Thursday, June 30, 2011

Qualia and the private language argument

To: Tom M.
From: Geoffrey Klempner
Subject: Qualia and the private language argument
Date: 9 July 2003 11:15

Dear Tom,

Thank you for your email of 28 June, with your fourth essay for the Philosophy of Mind program, in response to the question:

'But in the present case I have no criterion of correctness. One would like to say: whatever is going to seem right to me is right, and that only means here we cannot talk about "right"' (Philosophical Investigations Para 258). How effective, in your view, is Wittgenstein's Private language argument in attacking the notion of a 'quale'?

I mostly agree with what you say here, but there are some issues to discuss.

The first concerns the example of measuring blood pressure. I think you have missed the point Wittgenstein is making here. Let's quote the relevant extract from the paragraph (270) in Philosophical Investigations:

"Let us now imagine a use for the entry of the sign "S"" in my diary. I discover that whenever I have a particular sensation a manometer shows that my blood-pressure rises. So I shall be able to say that my blood-pressure is rising without using any apparatus. This is a useful result. And now it seems quite indifferent whether I have recognized the sensation *right* or not. Let us suppose I regularly identify it wrong, it does not matter in the least..."

Wittgenstein is happy to allow that we *can* introduce a term into the language, let's call it 'hypey'. Let's say that Doctors in Sheffield treating patients with chronic high blood pressure have discovered that patients are able to tell by introspection when their blood pressure is rising. Each patient is given a little kit, and told to measure their blood pressure every time they feel a bit 'hypey'. After a while, patients get very expert in making accurate judgements about their blood pressure. What is happening here? If you have never suffered high blood pressure then with regard to the term hypey you are like someone who is colour blind, aware that a distinction is being made, but unable to participate in the 'language game' with the relevant term.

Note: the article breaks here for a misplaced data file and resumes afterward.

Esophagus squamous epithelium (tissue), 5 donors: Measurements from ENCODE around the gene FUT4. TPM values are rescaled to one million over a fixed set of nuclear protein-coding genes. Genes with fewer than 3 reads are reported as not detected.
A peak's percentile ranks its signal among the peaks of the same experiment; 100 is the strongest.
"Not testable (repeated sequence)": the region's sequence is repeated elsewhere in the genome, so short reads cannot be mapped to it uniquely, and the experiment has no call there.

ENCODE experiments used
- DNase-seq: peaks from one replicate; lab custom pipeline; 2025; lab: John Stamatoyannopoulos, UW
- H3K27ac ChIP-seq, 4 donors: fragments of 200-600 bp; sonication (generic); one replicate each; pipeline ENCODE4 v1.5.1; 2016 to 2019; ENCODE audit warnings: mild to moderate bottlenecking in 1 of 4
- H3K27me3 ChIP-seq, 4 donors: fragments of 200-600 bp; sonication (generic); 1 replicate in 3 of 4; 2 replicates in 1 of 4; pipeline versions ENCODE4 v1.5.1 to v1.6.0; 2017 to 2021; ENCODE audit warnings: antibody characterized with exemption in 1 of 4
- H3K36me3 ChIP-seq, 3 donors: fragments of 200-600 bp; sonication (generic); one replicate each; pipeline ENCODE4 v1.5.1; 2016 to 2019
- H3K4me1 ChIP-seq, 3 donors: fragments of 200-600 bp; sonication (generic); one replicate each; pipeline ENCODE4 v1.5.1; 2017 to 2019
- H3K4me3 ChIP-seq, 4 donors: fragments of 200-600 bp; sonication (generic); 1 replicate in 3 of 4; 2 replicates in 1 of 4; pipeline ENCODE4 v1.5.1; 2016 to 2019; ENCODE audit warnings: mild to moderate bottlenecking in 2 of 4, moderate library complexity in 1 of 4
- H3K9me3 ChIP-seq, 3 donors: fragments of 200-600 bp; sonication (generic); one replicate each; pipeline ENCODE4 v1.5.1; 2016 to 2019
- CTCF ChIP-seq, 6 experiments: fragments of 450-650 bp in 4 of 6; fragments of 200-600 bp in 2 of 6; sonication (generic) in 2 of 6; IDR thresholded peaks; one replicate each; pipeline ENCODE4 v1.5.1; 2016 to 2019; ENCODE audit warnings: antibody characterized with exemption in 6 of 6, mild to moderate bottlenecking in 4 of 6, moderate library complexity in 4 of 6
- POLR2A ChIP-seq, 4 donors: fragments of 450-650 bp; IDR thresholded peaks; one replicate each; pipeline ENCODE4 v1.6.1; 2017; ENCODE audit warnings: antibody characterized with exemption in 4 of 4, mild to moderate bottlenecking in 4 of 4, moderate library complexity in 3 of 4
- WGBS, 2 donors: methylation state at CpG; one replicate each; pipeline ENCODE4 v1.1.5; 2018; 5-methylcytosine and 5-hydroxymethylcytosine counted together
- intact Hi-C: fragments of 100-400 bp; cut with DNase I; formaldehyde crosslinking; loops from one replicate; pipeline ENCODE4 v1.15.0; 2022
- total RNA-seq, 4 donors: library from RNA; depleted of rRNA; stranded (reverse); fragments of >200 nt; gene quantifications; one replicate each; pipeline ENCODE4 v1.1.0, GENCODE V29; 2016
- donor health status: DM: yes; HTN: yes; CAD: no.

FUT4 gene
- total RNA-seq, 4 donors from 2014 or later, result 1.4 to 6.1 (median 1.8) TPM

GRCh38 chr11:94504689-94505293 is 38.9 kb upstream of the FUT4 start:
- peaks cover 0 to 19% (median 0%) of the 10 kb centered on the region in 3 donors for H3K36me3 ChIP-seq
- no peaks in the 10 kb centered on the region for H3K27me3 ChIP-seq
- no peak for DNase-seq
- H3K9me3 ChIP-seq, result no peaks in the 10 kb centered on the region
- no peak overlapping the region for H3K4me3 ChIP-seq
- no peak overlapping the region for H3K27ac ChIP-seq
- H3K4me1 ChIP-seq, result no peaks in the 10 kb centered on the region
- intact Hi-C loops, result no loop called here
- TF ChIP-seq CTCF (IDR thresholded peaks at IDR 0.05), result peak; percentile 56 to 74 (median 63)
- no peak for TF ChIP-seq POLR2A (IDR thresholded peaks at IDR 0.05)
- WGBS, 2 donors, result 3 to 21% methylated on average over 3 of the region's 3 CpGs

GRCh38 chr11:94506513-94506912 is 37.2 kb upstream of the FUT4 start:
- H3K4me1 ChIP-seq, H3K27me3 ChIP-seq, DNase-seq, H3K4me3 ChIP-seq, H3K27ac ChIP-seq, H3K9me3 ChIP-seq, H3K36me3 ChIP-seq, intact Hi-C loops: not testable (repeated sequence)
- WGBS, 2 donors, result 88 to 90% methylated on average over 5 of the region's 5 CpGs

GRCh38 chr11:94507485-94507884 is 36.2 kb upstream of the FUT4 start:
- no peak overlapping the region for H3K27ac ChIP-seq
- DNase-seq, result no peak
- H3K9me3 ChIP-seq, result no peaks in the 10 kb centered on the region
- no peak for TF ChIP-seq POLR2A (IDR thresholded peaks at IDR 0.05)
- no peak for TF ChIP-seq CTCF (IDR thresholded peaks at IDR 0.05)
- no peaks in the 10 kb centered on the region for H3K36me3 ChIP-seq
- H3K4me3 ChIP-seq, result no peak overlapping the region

'Hypey' is not a term in a private language. It is a perceptual term, like 'red' or 'tingle' or 'clang' which has a definition (remember that crucial fact about a term from a private language is that it cannot be 'defined').

If one of the patients said, "I know that I'm getting very good at judging my blood pressure", but I'm still not sure whether I'm correctly identifying that hypey feeling," that would be just like someone saying, "I know that I am good at judging when something is blue or not, but I'm still not sure whether I'm correct in identifying my subjective impression of blue."

There is a possible pathological state where a patient who was perfectly competent in making colour judgements suffered persistent doubts about their ability to identify colours, or about the constancy of their inner impressions. But the existence of such a state would not yet be evidence in favour of qualia. (This is relevant to the spectrum inversion thought experiment.)

Similarly, the response to what you say in your e-mail about fish in dentist's waiting rooms is that what we are talking about are peoples *feelings*, and these can be talked about precisely because they are associated with causes and effects, like blue or hypey. Feelings are not qualia, because (if you agree with the anti-qualia argument) there are no qualia. The concept 'quale' is a logically incoherent concept.

Near the beginning of your essay you say that there are two ways to judge the concept of 'quale':

1. Do statements about this concept have a truth value?

2. What consequences or potential consequences flow from its existence or non-existence?

It is important to see that 1. is not verificationism. Consider a statement about the past, 'A tree stood on this spot one million years ago.' An anti-verificationist would agree that the statement can be true even if it is unverifiable. Wittgenstein is arguing that statements about qualia cannot be true, and not merely that the cannot be verified. (If you look through the literature on the PLA, however, you will find that this claim has been disputed.)

Because you were misled by the manometer example, you seem to want to say that the existence or non-existence of qualia can have consequences (e.g. the blood pressure reading) even though true statements cannot be made about them. I hope you can now see that the possibility of making true statements and the possibility of their being consequences (verifiable or not!) go together. One of the essential aspects of truth is that a true statement can stand as the antecedent of a conditional statement. I.e. we can meaningfully say that statement 'P' has a truth value (true or false) if, and only if we can meaningfully say, 'If P then Q' for some statement 'Q' which can be meaningfully said to have a truth value.

All the best,

Geoffrey